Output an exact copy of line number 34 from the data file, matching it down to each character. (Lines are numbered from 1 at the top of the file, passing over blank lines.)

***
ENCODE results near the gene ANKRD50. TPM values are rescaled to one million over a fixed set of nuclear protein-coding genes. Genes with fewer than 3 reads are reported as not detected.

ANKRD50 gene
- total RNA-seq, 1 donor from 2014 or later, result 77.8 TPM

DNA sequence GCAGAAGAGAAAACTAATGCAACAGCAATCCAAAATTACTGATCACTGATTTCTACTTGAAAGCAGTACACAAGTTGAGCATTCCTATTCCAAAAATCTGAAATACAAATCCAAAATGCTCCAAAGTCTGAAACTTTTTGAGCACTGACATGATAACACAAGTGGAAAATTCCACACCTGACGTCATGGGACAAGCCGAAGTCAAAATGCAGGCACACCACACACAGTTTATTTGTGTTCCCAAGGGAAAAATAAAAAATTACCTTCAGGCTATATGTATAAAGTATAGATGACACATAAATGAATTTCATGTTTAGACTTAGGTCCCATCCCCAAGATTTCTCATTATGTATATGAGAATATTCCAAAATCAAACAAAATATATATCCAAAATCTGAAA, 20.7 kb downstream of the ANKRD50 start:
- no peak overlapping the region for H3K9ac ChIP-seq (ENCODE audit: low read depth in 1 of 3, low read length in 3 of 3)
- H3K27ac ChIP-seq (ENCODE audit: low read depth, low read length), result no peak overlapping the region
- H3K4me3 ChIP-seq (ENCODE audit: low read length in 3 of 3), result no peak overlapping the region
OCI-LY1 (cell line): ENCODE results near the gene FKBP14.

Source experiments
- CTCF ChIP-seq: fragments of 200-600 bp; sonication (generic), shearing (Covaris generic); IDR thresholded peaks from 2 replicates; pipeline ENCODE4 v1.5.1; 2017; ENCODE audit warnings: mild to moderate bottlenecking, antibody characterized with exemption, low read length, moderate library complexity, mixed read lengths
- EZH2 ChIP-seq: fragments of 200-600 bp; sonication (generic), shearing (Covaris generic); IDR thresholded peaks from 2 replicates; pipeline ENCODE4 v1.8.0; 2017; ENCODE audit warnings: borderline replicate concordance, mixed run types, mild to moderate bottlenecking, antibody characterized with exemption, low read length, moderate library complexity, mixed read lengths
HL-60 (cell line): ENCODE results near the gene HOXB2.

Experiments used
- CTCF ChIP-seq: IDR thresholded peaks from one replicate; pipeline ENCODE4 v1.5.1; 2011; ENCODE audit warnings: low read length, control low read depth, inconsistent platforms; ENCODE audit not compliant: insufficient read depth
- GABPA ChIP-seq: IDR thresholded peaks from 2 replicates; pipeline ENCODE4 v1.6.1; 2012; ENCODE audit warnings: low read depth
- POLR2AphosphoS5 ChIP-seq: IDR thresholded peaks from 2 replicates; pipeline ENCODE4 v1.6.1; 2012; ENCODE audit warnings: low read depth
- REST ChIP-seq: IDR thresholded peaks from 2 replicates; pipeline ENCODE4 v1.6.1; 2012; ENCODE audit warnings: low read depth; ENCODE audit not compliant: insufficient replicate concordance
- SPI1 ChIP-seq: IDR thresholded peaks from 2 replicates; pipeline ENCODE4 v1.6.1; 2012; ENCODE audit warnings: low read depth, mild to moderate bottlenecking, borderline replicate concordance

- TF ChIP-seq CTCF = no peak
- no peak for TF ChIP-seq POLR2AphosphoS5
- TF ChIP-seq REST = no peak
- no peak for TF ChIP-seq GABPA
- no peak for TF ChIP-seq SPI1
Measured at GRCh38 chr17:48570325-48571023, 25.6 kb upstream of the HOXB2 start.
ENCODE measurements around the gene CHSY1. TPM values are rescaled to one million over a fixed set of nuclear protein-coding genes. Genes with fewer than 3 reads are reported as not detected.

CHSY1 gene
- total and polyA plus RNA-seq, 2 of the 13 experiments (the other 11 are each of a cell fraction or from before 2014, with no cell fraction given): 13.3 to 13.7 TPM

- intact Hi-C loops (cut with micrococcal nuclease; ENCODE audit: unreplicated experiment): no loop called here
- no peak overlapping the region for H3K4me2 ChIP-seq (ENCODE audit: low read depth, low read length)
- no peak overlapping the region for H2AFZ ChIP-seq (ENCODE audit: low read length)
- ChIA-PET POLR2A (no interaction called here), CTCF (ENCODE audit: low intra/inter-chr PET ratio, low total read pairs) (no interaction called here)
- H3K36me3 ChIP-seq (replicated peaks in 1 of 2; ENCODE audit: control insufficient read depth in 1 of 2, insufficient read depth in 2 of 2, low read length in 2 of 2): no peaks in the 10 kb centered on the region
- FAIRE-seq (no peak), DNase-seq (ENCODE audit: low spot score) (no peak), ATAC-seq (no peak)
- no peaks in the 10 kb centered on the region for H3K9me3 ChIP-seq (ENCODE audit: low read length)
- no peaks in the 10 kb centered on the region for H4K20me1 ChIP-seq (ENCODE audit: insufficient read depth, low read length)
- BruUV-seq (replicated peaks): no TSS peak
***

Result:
- no peaks in the 10 kb centered on the region for H3K9me3 ChIP-seq (ENCODE audit: low read length)